BOOK TOUR REVIEW: Ironskin by Tina Connolly
by Tina Connolly
Ironskin Series, Book One
Jane Eliot wears an iron mask.
It’s the only way to contain the fey curse that scars her cheek. The Great War is five years gone, but its scattered victims remain—the ironskin.
When a carefully worded listing appears for a governess to assist with a “delicate situation”—a child born during the Great War—Jane is certain the child is fey-cursed, and that she can help.
Teaching the unruly Dorie to suppress her curse is hard enough; she certainly didn’t expect to fall for the girl’s father, the enigmatic artist Edward Rochart. But her blossoming crush is stifled by her own scars, and by his parade of women. Ugly women, who enter his closed studio…and come out as beautiful as the fey.
Jane knows Rochart cannot love her, just as she knows that she must wear iron for the rest of her life. But what if neither of these things is true? Step by step Jane unlocks the secrets of her new life—and discovers just how far she will go to become whole again.
MY THOUGHTS: 3.5 OUT OF 5 FLEURS DE LIS
Jane Eliot wears an iron mask over half her face to both conceal the fey curse that scarred her, and to keep its’ effects within. Jane was cursed with uncontrollable rage when she tried to save her brother during the fey wars. In the years since, Jane has survived but is not really living.
Jane finds a position working with a child with “special needs” in the home of the enigmatic widower Edward Rochart. While caring for young Dorie, whose problems are very unique indeed, Jane notices that women cycle in and out of the Rochart home quite frequently…each leaving more beautiful than when they came. Jane is determined to find out what’s going on, but the truth is far more macabre than she could have imagined.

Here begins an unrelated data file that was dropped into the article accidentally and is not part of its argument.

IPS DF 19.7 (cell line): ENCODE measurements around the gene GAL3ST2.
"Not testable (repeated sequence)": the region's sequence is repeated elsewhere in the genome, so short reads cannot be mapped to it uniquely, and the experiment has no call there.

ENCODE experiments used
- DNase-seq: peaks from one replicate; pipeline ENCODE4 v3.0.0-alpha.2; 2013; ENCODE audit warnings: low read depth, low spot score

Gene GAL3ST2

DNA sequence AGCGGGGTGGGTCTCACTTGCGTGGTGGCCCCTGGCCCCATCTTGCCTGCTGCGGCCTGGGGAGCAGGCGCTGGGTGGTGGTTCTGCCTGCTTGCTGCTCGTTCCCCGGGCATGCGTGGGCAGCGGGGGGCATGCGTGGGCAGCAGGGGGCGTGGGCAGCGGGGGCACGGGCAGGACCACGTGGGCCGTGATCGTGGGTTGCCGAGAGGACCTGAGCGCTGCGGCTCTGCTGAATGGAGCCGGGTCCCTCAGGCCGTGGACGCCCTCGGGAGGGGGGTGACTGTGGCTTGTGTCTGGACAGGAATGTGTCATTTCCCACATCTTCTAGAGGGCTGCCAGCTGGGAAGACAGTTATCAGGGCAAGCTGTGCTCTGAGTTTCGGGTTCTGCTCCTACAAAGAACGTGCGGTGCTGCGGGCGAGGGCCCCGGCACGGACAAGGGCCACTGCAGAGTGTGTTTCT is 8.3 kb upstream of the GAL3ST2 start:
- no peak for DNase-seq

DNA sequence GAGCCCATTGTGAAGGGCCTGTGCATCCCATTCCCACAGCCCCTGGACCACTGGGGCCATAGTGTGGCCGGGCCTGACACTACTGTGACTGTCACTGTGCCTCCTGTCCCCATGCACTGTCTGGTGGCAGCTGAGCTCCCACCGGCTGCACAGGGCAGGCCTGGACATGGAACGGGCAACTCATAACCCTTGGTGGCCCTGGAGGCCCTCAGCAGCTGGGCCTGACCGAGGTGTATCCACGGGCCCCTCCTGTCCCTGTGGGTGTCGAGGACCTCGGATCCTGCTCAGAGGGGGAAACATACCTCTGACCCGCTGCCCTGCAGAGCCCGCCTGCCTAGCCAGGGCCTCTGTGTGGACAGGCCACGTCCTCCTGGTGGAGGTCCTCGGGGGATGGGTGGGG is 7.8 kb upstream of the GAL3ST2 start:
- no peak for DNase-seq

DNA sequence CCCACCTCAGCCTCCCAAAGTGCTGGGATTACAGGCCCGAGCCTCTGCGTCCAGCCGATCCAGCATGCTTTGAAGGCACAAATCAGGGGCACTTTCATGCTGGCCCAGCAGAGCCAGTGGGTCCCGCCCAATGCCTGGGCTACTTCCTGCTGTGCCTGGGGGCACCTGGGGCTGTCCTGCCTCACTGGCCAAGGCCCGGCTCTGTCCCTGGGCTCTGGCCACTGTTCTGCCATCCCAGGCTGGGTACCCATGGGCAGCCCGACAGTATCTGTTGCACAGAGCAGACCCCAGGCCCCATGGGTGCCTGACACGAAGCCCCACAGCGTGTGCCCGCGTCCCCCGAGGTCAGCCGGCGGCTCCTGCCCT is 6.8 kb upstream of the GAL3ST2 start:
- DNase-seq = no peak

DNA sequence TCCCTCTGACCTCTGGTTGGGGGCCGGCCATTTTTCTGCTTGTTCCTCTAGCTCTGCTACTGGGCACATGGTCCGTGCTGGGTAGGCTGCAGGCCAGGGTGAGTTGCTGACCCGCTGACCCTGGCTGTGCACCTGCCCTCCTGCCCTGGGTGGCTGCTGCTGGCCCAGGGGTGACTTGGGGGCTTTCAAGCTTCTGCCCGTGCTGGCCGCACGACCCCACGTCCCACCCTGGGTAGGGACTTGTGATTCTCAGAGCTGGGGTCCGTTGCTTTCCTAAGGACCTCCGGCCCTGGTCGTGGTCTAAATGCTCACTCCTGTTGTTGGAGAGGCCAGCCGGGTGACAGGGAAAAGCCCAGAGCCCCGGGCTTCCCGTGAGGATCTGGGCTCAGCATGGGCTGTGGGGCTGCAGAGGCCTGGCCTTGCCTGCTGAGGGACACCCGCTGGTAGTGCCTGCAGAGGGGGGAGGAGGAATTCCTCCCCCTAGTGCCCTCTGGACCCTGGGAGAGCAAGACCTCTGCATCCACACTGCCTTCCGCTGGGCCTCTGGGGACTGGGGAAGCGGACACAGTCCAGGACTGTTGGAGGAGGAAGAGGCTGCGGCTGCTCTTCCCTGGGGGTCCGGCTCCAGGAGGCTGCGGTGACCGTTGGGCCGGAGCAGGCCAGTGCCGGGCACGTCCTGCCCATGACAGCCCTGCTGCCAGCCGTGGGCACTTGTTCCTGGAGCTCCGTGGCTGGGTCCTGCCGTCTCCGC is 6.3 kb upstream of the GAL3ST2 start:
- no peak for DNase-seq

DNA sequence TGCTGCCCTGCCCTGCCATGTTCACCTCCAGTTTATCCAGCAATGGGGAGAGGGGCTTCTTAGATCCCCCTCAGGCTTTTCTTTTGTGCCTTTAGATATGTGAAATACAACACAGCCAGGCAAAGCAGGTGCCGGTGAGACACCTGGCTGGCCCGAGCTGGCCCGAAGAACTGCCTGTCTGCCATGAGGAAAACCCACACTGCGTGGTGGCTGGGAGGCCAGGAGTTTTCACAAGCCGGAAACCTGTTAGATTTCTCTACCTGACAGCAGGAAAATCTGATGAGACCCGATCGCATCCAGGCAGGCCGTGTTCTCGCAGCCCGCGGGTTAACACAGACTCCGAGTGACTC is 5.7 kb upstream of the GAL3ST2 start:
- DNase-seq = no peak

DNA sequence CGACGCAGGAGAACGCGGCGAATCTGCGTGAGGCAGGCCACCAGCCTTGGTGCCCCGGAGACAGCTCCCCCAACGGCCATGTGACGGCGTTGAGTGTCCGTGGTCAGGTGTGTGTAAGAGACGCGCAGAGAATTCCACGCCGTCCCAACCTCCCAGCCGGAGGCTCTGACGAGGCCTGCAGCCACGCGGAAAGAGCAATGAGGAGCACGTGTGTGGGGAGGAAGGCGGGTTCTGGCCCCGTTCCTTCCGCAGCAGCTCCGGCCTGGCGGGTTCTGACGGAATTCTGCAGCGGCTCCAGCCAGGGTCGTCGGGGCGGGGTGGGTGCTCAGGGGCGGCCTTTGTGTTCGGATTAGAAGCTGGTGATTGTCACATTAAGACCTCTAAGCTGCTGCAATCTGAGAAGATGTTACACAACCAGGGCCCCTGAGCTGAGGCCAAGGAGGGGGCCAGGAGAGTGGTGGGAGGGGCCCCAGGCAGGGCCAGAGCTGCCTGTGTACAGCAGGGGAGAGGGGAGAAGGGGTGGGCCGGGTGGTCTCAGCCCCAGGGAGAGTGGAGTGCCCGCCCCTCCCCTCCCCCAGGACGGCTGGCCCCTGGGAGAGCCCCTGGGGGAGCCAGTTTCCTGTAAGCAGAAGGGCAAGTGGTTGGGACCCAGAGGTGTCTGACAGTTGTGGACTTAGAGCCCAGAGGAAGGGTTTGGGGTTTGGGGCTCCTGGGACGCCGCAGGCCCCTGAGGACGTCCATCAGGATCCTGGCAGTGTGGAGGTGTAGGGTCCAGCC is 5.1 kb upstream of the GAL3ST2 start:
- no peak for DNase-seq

Apparently this story is a retelling of Jane Eyre. I might get my book lover card revoked for this confession, but…I’ve never read Jane Eyre. So I’m not really sure how this book stacks up against it. As a story on its’ own merits, well…
Jane is 21 years old, and the only family she has left is her younger sister, Helen. Because of her curse, Jane is extremely self conscious, a trait that does not couple well with her fey-induced rage. When Jane gets angry (which sometimes doesn’t take much), her anger is like a red hot fire that she can feel inside. It’s sometimes hard to keep it contained. Not only is Jane self conscious, she’s also a bit paranoid.
Edward is a young widower who lost his wife in childbirth. He loves his daughter Dorie, but is somewhat removed from her because of the things she can do. Still, I must ask, is bringing in a nanny who ADMITS that she is cursed with fury the best thing to do for your five year old daughter? This is just something that occurred to me while reading. I found it very interesting that Edward chose to surround himself with an all female house staff.
Even though he barely talks to her and is rarely there for his daughter, Jane falls for Edward. This was probably the most annoying thing to me in the entire book. They spent so little time together, to me it was like Jane’s feelings for him came up absolutely out of nowhere. Despite the way he speaks to her, and all the women she saw coming in and out…Jane still fell in love with him. I didn’t get it, at all.
I did very much enjoy the evil fey elements of the book. In fact, the supernatural parts were the most intriguing to me, and are what kept me reading. The book takes place in what sounds like an alternate post-Industrial Revolution dystopian period. Fey magic used to power the world, but after the war nothing was left and everyone is quite poor. I have very rarely seen fey as the evil entity in a book, so that was unique and appreciated.
As I got to the end of the book, I could see what was coming but the details surrounding everything were a little horrifying. I definitely applaud the author for creating such a cool background story for Edward. The events at the end moved pretty fast, but I was satisfied with the way the book closed.
I’d recommend this book for anyone who wants a different twist on a fey story–but don’t read it for the romance.
About the Author
TINA CONNOLLY lives in Portland, Oregon with her husband and baby boy. Her stories have appeared in Strange Horizons, Fantasy, Beneath Ceaseless Skies, Highlights Magazine, and the anthology Unplugged: Year’s Best Online SF 2008. Her young adult dystopia play, Witebox, will premier in Portland in 2013. Connolly is a frequent reader for Escape Pod and Podcastle, and works as a face painter, which means a glitter-filled house is an occupational hazard. Ironskin is her first novel.